The Death of Warriena Wright, the 26 year old woman who fell 14 stories to her Death – Criminal Case

In the early hours of 8 August 2014 police discovered the body of a young woman at the base of Avalon Apartments, on the Gold Coast. The woman was Warriena Wright, a 26-year-old from New Zealand who was staying on the Gold Coast for a wedding. 

Throughout the course of the investigation, it was discovered that Ms Wright had fallen 14 stories to her death and within 24 hours a 28-year-old man by the name of Gable Tostee was charged with her murder (covered under the area of law known as ‘assaults and offences of violence’). The most bizarre feature of the case is how Mr Tostee could be charged with Ms Wright’s murder even though the evidence showed that he was inside his apartment with the door to the balcony closed at the time that Ms Wright fell from that same balcony. 

How could Mr Tostee be charged with the murder of Ms Wright when he wasn’t even near her when she fell from the balcony? This article explains a very rare legal principle (in matters of criminal offences) which can be used to secure a murder conviction in such a circumstance. It is current as of October 2014. 

Leading up to her death

Shortly before her death, Mr Tostee met Ms Wright through ‘Tinder’, a popular dating app, which strangers often use to meet other strangers for coffee, a date or a sexual encounter. It was alleged by the police that after meeting on ‘Tinder’, Ms Wright attended Mr Tostee at his apartment on level 14 in the Avalon Apartments complex.

Mr Tostee, it was revealed, had a very strange obsession with recording all of his encounters with women that he met. He would record their conversations with his phone and his apartment was rigged with hidden cameras. It was ultimately his recordings which gave the police the evidence they needed to charge him.

The recordings on Tostee’s mobile phone

One of the recordings was extracted from Mr Tostee’s mobile phone. The 199-minute recording allegedly revealed a panic-stricken Tostee ringing his father after Ms Wright fell to her death and telling him:

“Me and her had sex and it was like, the more that she drank, she just got more violent for some reason. I can’t remember what I did but I absolutely did not throw her off my balcony. I would never do anything like that.”

According to police analysis, the mobile phone recording reveals hitting sounds and rocks possibly being thrown, a male voice complaining of being beaten up, a woman boasting of being a “ninja” and telling him to untie her because she will break his jaw. The man then tells the woman that he doesn’t like getting beaten up and to be nice.

The recording reveals the woman accusing the man of stealing her phone and him replying: “I should never have given you so much to drink. I thought that we were going to have fun.  I am the one who is injured and you don’t have a goddamn scratch on you. I thought you were kidding and I have taken enough. This is f—— bullshit. You are lucky I haven’t chucked you off my balcony, you goddamn psycho little bitch. You are not my kind of girl. That is enough. You have worn out your welcome. You have to leave”.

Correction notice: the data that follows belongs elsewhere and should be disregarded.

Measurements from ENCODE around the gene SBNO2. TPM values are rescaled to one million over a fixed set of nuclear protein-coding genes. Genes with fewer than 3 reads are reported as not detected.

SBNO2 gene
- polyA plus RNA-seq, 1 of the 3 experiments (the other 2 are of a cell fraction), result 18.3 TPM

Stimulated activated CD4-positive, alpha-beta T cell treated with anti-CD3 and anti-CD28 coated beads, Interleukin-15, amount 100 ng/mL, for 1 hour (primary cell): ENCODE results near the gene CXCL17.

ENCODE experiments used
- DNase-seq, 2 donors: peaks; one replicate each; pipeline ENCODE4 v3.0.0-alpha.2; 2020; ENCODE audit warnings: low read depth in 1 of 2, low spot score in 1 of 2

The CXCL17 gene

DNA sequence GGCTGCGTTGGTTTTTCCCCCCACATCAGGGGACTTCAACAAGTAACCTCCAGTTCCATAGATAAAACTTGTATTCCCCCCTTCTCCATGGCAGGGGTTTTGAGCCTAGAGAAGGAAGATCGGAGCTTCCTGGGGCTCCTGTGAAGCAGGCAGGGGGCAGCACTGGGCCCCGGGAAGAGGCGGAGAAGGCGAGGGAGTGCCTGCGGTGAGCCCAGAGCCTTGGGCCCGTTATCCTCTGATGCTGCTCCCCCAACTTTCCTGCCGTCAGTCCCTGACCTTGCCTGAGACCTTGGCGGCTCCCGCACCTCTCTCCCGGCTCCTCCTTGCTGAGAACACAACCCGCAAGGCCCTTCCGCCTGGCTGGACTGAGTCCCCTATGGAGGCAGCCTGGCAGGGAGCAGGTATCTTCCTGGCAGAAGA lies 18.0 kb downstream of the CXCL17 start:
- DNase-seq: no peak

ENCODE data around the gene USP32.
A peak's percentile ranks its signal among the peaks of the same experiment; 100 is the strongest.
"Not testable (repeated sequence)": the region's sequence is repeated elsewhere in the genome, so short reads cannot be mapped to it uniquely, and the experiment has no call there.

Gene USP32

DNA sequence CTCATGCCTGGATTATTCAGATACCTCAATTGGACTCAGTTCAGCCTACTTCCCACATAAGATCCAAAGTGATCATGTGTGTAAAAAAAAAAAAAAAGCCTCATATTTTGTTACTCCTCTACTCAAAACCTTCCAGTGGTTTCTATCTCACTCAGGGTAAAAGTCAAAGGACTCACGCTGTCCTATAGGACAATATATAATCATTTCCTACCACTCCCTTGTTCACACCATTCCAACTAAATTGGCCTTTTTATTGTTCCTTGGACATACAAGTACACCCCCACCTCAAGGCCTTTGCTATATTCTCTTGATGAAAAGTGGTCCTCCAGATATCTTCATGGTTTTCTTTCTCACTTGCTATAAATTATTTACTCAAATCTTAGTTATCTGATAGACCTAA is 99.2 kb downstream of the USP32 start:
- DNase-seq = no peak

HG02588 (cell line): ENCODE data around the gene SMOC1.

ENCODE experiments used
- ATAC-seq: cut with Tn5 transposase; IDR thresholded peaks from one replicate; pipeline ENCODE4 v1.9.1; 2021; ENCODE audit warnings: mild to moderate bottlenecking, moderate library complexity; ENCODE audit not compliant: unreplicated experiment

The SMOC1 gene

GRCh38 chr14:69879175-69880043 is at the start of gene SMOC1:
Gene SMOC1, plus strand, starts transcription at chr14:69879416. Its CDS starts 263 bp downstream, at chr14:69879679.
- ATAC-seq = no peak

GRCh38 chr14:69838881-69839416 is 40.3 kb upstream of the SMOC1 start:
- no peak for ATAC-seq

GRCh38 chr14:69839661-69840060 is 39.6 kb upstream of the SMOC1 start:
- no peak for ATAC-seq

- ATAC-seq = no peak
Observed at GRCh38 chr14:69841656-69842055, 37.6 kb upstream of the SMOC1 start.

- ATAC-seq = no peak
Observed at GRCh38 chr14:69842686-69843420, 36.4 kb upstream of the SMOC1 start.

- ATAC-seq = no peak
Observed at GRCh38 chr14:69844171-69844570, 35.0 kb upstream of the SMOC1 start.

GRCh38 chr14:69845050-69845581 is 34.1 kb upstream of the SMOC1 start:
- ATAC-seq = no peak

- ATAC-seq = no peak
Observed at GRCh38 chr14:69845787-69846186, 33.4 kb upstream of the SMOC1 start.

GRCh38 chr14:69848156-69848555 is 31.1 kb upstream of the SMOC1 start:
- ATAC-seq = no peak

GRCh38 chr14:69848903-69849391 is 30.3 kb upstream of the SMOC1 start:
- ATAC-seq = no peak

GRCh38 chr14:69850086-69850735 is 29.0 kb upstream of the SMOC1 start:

Therefore, it is clear that some form of altercation took place shortly before Ms Wright’s death and the recording suggests that Ms Wright was the one who was the more violent of the two.

The High Court case that the police will rely upon

The Police allege that Ms Wright had been the victim of assault, was in fear of her life and trying to flee Mr Tostee when she fell to her death. They are relying on legal precedents where victims have been literally “scared to death” to make the murder charge stick.

The case is very similar to that of Kelly Healy, who died after climbing out a sixth-storey bathroom window to escape her abusive boyfriend, then 33-year-old Kim William Royall in NSW in 1986. Ms Healy was showering when Mr Royall bashed in the bathroom door, punched her in the face and tried to strangle her. He was found guilty of murder, even though he didn’t push her from the window, because she died trying to escape from him.

The case went all the way to the High Court, which upheld Mr Royall’s conviction. “In NSW, death as a result of an act done with the intention to inflict grievous bodily harm is murder. It is immaterial that the death was caused in a way which the applicant did not precisely foresee,” the court found. 

What the court is saying, therefore, is that if a person does something with the intention of causing another person serious injuries and in the course of doing so the victim dies, the person can be convicted of murder even if the victim died in a way that the person didn’t anticipate. 

In Mr Tostee’s case, the police will be alleging that Ms Wright was in fear of her life and attempted to escape by climbing the balcony, perhaps to another apartment. As she fell to her death in doing so, Mr Tostee could be found guilty even though he didn’t push or throw Ms Wright and wasn’t even on the balcony when she fell.

This matter is still in the very early stages of the court proceedings and isn’t likely to proceed to trial for another two years. However, at Mr Tostee’s application for bail in the Supreme Court on 8 September 2014 it was observed by the Judge that the police will have difficulty in securing a murder conviction.

Perhaps you have been searching on Google for “criminal lawyer near me” but are worried about getting the right information? If you’re needing assistance with matters concerning assault and offences of violence or drug-related offences, Cridland & Hua are the specialists amongst Brisbane Law Firms, practising exclusively in criminal and quasi-criminal law. Contact us today. 

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